The Maze 2023 – Day 5 – Teapot to Lake Powell

Final day and a long ride out of the Canyonlands to Hite at the north end of where Lake Powell used to be before it dried up and shrunk. We packed up camp – enjoyed the final views from our amazing campground, breakfast, and some stretching, then loaded the support truck to head out on our long but mostly downhill ride.

The riding was pretty easy, though on tired legs, even a small climb turns into a real effort, and there were plenty of climbs as we passed through washes and over rolling hills. The views were as spectacular as we’d seen over the last 5 days, with some broad vistas of the Henry Mountains to the North West.

We made a few quick stops to regroup and take in the views but mostly hammered toward our goal. The goal was Stan’s Burger Shak in Hankersville which serve the best / only milkshakes for a hundred miles – good to be back to cold and creamy civilization.

Strava link is here.

The Maze 2023 – Day 4 – Land of the Standing Rocks

Another early start for a long day of riding. Heading back into The Maze and the Land of the Standing Rocks – some cool rock formations we could see in the distance from Camp on the first night.

Our guides had warned us about the out-and-back ride today – strenuous and very technical for the first 2-3 miles – with chunky rock gardens, punchy climbs, and numerous rock steps. I really like technical trails, and my personal goal was to ride everything cleanly. As it’s an out and back route – hitting the rock gardens the second time after a day of riding would be the biggest challenge,

After passing Mother and Child, we stopped for lunch in the shade of The Wall. Then continued a few more miles to Chimney Rock where we stopped for a little hike and climbed up a bit to get some more views of The Maze.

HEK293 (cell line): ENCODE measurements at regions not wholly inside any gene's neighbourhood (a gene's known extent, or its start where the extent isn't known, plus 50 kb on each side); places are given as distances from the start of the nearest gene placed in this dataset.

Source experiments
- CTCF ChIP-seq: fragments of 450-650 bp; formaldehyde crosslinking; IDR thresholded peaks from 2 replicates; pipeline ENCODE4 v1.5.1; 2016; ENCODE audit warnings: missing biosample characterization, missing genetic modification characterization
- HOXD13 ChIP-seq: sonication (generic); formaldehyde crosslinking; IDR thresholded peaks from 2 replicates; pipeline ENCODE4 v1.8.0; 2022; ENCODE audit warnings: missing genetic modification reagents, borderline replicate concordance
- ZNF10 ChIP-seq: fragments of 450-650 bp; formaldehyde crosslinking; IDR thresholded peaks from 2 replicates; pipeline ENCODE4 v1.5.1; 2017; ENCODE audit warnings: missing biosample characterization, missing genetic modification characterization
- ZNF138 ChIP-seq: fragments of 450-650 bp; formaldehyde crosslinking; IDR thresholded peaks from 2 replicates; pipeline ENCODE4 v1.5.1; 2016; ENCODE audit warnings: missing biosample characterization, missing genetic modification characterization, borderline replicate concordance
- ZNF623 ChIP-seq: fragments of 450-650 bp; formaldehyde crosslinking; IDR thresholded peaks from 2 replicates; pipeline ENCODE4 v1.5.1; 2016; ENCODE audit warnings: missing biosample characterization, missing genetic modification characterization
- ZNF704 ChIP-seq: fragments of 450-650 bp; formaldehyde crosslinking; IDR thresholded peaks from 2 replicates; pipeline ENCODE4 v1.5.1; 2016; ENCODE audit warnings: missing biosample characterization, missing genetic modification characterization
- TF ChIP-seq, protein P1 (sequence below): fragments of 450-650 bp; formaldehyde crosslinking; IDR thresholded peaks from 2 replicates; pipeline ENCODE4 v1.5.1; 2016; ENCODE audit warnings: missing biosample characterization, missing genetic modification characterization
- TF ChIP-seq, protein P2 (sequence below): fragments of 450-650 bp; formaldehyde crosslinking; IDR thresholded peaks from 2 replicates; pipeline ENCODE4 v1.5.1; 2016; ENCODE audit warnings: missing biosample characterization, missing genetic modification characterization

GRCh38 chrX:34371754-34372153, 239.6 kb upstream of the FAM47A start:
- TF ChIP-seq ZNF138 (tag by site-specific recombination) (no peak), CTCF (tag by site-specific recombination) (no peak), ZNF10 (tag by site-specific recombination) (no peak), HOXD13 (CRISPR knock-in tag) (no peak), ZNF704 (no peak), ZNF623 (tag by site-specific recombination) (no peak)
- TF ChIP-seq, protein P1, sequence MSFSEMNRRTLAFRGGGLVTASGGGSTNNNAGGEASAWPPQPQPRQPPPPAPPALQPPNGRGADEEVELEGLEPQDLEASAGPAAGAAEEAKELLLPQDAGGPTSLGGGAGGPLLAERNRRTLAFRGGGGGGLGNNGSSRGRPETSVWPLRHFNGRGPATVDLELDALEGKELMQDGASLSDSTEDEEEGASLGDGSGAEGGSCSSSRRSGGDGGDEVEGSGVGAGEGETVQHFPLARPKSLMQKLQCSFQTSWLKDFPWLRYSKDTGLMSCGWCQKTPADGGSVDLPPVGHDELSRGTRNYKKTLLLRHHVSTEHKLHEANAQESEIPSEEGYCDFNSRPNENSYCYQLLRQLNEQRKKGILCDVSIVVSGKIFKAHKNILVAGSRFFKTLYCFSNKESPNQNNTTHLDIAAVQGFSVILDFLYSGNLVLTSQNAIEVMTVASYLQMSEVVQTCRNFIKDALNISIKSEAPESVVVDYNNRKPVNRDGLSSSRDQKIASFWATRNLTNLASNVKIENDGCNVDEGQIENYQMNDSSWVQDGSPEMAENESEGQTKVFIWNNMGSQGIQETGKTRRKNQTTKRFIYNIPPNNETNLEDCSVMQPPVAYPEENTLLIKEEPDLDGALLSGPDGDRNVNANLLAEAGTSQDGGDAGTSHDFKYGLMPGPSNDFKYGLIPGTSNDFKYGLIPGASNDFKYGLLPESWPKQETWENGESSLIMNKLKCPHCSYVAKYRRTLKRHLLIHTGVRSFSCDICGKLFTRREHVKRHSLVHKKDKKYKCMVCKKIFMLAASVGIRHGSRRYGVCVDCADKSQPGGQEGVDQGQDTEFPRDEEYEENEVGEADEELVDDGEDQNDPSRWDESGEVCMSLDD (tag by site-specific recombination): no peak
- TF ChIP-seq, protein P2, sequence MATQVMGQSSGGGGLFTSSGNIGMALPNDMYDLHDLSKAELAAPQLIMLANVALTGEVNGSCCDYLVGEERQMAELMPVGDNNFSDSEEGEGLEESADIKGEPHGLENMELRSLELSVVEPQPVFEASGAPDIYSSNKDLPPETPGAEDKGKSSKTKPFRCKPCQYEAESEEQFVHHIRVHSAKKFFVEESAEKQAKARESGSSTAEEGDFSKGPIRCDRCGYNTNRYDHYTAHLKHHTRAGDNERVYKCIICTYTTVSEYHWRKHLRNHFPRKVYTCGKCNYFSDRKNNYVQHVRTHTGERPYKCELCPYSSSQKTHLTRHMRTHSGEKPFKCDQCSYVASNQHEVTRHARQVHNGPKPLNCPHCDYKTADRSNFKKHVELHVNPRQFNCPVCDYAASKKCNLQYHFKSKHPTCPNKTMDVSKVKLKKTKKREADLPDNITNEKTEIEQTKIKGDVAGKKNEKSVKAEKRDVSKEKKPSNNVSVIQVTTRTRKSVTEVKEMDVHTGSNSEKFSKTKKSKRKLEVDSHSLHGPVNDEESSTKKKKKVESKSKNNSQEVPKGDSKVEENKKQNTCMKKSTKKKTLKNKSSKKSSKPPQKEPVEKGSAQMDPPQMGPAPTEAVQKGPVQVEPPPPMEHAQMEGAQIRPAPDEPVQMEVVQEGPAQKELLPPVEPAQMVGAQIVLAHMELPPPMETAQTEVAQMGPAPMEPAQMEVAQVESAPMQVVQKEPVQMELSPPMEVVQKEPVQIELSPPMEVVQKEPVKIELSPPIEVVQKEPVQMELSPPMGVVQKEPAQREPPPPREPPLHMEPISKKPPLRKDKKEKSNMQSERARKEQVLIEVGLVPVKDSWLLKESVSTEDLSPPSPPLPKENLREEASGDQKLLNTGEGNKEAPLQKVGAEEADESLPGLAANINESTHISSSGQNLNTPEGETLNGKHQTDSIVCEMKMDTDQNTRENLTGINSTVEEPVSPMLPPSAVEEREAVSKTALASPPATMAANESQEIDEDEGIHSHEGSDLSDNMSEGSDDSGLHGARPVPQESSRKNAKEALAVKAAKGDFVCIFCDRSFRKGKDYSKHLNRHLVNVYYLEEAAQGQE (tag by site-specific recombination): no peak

According to Strava it was only 27 miles and only 1700ft of climbing, but everyone was pretty crushed at the end of the day – it’s one of those epic rides that gives you a full body workout and apps like Strava really don’t capture the amount of exertion you’re under.

I didn’t quite achieve my clean run goal – I dabbed a foot a couple of times towards the end – a combination of exhaustion and very tight technical step ups that appeared around a blind corner and left no time to prepare or build up any momentum.

This was also our final night camping and my bladder forced me to get out and see the stars at about 2am – absolutely mindblowing.

Strava link here.

The Maze 2023 – Day 3 – Maze Overlook to Teapot Campsite

I’ve made a couple of these trips before (White Rim in 2016, Kokopelli in 2022), and I prefer this format – camping at two sites for two nights each vs. a new campsite every night – camping and decamping is a lot of work – especially when you’re already exhausted after a long ride. At this point – it’s worth pointing out that these back-country campsites are nothing more than an area marked for camping. There are no facilities – no water, bathrooms, seating, shade, fire-pits, nothing but boundary markers. But what they lack in amenities, they more than makeup for in location and stunning views. The Maze Overlook is one of the most incredible places I’ve camped at, and even the privy (aka Groover) spot has breathtaking vires while you contemplate the day ahead.

We hit the trails after packing our gear, de-gunging the bikes, doing a little bit of recovery yoga, and helping load the truck.

The morning entertainment was reversing our ride from day 1 – climbing back up the Golden Stairs, and regaining 800 feet in the process. After a quick photo op overlooking Canyonlands and Bagpipe Butte while we waited for the support truck to pick its way through the fairly technical uphill we bombed down and had lunch stop in a dry creek bed with little shade. Hot, hot, hot !

Post lunch was a leisurely cruise down to Teapot Campsite – our home for the next few nights. We had a big day of riding tomorrow on very technical trails. so we walked over to check it out and pick out some lines through the rock gardens.

My Strava ride is here.

The Maze 2023 – Day 2 – Hike to the Harvest Scene Pictographs

Today was a “rest” day – meaning a rest from riding. Instead, the plan was to hike/scramble/climb down into the canyon below our camp to view some of the world-famous Barrier Canyon pictographs and petroglyphs. The pictographs are believed to date from 2000 BCE to 500 CE (Common Era), but not much is known about who created them or their exact meaning.